Life and Death
Our little town of St. Hippolyte du Fort boasts not one but two old-fashioned cemeteries. There's a reason for this: one was for Catholics, the other for Protestants.
The Wars of Religion here, over two different centuries, have left their mark on the land and in people's hearts.
The first round of these conflicts dates back to the 16th century, with clashes between the Catholic monarchy and powerful Protestant (Huguenot) nobles. Catherine de Medici, the Catholic Queen Mother initially tolerant towards the Huguenots, later hardened her stance.
Catherine most likely instigated the infamous St. Bartholomew's Day massacre. Thousands of Huguenots gathered in Paris for her daughter's wedding to Protestant Henri of Navarre. Horrific violence spread throughout France in the following weeks. Estimates of the death toll run between 5000 to 30,000, the majority of whom were Protestant.
St. Bartholomew's Day massacre, Paris, 1572, Painting by François Dubois
Catherine de Medeci after St. Bartholomew's Day massacre Painting-By Édouard Debat-Ponsan
After this bloody nightmare, Henri converted to Catholicism, famously stating: "Paris is worth a mass." Once crowned King Henri IV, he issued the Edict of Nantes, guaranteeing Huguenots' rights and freedoms. Although still treated with hostility, Protestants could live, worship, and prosper without restraint for the next 100 years.
Then came the reign of Louis XIV, the "Sun King" who disdained sharing his light with another. Throughout the early 1680s, he slowly chipped away at Huguenot rights–limiting their access to certain professions, limiting when, where and how many could meet together (eek- that sounds too familiar).
Eventually, the king deployed dragoons, ferocious mounted soldiers to sweep through Protestant regions. With implied permission to abuse the inhabitants, the troops lodged in Protestant households steal their possessions–anything to force them to convert.
Finally, he revoked Henri's Edict of Nantes. With the stroke of a pen, he outlawed Protestantism. Persecution to force conversions increased massively, and up to 200,000 Huguenots fled France. Their arrival in England, Switzerland, Canada, United States, and South Africa brought great blessings with their knowledge and work ethic.
Another century of religious civil war in France finally ended with the French Revolution. Protestants were then guaranteed the right to meet, educate their children, and exercise their profession freely…to exist.
For the most part, these conflicts between Catholics and Protestants are a thing of the past. When I teach young French people in one of our training schools around the country, they often have very little awareness of this period of history. But like all history, it is a part of the national story and has impacted the country.
The earliest tombstone death dates in the cemeteries here are from the mid-1800s. Protestantism was granted legitimacy in 1789, so apparently, it took a while to establish the Huguenot cemetery. During the wars of religion, Protestants were not allowed to marry, baptize, and buried family members on their land, marked with a Cypress tree.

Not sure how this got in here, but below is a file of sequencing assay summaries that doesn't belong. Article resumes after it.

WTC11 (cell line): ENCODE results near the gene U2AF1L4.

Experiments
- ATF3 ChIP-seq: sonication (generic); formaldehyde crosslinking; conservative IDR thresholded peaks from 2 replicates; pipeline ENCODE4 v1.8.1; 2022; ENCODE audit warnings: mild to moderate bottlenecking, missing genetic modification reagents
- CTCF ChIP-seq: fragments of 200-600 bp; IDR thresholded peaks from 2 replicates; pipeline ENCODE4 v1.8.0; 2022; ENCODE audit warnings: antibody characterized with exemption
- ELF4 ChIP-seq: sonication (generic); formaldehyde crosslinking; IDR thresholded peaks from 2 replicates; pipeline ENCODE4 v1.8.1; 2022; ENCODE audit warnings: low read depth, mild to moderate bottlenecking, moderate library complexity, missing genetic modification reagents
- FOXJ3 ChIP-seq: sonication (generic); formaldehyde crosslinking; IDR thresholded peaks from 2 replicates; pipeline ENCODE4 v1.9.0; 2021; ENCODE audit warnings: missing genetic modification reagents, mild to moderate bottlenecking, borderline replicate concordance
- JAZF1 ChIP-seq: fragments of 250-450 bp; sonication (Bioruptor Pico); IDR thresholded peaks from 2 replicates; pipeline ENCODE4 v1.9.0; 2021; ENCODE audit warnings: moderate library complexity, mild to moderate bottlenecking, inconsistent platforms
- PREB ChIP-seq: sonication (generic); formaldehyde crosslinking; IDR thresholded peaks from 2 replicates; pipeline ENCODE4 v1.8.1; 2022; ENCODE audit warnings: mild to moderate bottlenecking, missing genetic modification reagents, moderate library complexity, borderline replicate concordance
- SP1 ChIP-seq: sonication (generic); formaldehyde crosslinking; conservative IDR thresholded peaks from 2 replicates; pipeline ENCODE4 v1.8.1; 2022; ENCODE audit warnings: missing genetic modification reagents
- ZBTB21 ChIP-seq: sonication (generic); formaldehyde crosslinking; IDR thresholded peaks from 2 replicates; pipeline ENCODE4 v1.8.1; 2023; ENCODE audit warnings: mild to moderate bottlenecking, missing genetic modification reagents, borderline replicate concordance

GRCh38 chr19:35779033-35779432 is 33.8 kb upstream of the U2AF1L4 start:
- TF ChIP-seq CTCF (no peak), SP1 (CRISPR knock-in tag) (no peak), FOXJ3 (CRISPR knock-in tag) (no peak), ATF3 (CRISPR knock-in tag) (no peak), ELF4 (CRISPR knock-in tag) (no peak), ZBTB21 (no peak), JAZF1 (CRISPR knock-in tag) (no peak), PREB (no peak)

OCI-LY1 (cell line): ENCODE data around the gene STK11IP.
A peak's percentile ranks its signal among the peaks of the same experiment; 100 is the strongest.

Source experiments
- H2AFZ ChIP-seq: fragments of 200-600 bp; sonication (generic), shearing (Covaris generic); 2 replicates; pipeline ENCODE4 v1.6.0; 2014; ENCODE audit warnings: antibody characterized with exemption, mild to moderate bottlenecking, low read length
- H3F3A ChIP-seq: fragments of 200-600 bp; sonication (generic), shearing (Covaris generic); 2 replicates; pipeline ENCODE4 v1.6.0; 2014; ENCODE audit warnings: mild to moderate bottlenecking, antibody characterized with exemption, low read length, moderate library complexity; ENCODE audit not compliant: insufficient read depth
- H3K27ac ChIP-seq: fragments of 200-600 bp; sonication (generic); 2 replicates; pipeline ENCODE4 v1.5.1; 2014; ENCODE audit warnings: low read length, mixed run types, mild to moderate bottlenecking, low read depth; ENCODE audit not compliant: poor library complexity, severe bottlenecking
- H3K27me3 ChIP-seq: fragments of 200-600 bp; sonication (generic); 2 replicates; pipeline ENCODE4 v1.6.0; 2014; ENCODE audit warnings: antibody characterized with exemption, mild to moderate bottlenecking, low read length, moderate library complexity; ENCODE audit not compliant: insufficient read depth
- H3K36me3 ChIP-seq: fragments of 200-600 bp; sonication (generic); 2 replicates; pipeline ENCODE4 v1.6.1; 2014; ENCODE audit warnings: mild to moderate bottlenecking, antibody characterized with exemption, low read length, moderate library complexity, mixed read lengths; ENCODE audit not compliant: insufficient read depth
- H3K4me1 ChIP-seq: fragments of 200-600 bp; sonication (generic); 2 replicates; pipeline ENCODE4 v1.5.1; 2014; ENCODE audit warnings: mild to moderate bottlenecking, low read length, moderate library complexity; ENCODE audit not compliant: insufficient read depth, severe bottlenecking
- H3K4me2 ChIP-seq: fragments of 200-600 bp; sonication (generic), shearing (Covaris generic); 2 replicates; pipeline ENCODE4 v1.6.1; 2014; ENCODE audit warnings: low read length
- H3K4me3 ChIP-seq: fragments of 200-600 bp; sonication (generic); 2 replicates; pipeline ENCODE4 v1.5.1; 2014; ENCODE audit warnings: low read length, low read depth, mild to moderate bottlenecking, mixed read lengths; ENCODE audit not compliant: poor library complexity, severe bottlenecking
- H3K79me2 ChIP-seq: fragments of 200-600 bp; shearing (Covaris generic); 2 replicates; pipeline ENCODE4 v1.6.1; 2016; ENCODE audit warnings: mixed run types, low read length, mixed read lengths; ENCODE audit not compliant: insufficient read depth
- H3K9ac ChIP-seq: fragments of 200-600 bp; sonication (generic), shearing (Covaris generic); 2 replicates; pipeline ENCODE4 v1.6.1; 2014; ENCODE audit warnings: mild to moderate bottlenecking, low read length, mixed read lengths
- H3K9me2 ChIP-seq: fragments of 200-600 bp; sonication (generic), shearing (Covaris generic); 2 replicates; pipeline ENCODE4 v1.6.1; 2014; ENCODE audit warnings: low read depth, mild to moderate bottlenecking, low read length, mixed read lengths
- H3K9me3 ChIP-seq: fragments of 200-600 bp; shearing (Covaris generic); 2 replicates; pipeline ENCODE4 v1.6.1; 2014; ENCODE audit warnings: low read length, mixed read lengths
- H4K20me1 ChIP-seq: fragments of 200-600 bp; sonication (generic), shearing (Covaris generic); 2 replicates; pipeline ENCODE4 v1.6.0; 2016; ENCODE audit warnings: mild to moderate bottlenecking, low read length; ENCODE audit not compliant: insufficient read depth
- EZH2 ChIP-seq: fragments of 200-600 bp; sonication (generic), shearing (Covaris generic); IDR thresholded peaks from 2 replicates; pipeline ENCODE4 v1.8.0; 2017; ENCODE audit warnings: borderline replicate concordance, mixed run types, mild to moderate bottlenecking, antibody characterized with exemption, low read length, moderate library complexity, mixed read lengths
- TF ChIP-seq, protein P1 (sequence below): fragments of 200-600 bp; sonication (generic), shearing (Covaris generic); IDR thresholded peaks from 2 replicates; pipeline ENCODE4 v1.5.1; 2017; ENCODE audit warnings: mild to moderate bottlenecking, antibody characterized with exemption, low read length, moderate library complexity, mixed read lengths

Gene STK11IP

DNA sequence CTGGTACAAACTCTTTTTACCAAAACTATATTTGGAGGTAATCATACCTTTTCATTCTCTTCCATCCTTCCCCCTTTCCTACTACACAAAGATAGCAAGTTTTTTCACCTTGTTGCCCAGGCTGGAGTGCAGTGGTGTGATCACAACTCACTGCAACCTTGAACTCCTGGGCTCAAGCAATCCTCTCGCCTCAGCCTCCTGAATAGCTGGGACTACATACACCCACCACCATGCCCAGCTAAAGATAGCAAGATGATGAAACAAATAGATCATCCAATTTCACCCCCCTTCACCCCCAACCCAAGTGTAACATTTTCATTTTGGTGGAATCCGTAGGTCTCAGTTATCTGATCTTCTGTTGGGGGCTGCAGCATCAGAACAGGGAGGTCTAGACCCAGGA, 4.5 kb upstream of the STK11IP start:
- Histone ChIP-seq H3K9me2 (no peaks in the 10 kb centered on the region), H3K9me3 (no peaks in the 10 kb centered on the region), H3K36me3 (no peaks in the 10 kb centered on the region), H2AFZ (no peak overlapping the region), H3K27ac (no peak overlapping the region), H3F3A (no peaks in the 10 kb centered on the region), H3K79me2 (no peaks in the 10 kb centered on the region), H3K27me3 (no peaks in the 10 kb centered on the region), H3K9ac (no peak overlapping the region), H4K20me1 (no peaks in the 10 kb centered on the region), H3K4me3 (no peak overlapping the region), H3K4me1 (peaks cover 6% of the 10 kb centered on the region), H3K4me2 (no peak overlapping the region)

I doubt I'm the only one who finds these cemeteries interesting. The older, the better, in my opinion. Names and dates engraved onto various types of stone is–dare I say it?–charming. That might not be an appropriate word for tombstones, but I can't help but delight in the old-fashioned fonts, dates, and of course, the names. Alphonse, Philippine, Albertine, Marcelline, and the most surprising: the lovely...Zulma!
Wrought-iron design work surrounds or ornaments the most ancient graves. These are my favorite, even if they evoke a particular poignancy. They look a bit tilted and forlorn yet represent another era; real people and stories lived.
There's also a certain sadness in cemeteries, especially when dates reveal that the span of someone's life was short. My heart always goes out to the parents who have lost a young child. There are also many plaques honoring those who gave their lives in service of their country, most at very young ages.
Many tombs hold family members spanning generations. Apparently, wealthier Catholics and Protestants built little houses (I suppose they're called mausoleums, but that word sounds so morbid to me!) Either way, it speaks to me of the bonds of family-across life and death.
I think how we see cemeteries depends on perspective—death unto death…or…death unto life. While crucifixes adorn many tombs in the Catholic cemetery and Huguenot crosses in the Protestant one, both speak of faith in life beyond this one. Bible verses are etched onto many of the Protestant tombstones:
Love one another as I love you...
The Lord is my light and my deliverance...
As my father loved me, I love you, dwell in my love...
I give you my peace...
The wages of sin is death, but the free gift of God is eternal life in Jesus Christ...
Watch because you don't know the day nor the hour...
Life is beautiful, despite its difficulties. Through the massive love of Jesus, we live in hope now and for ever.
Oui, la vie est belle…
LIFE is beautiful…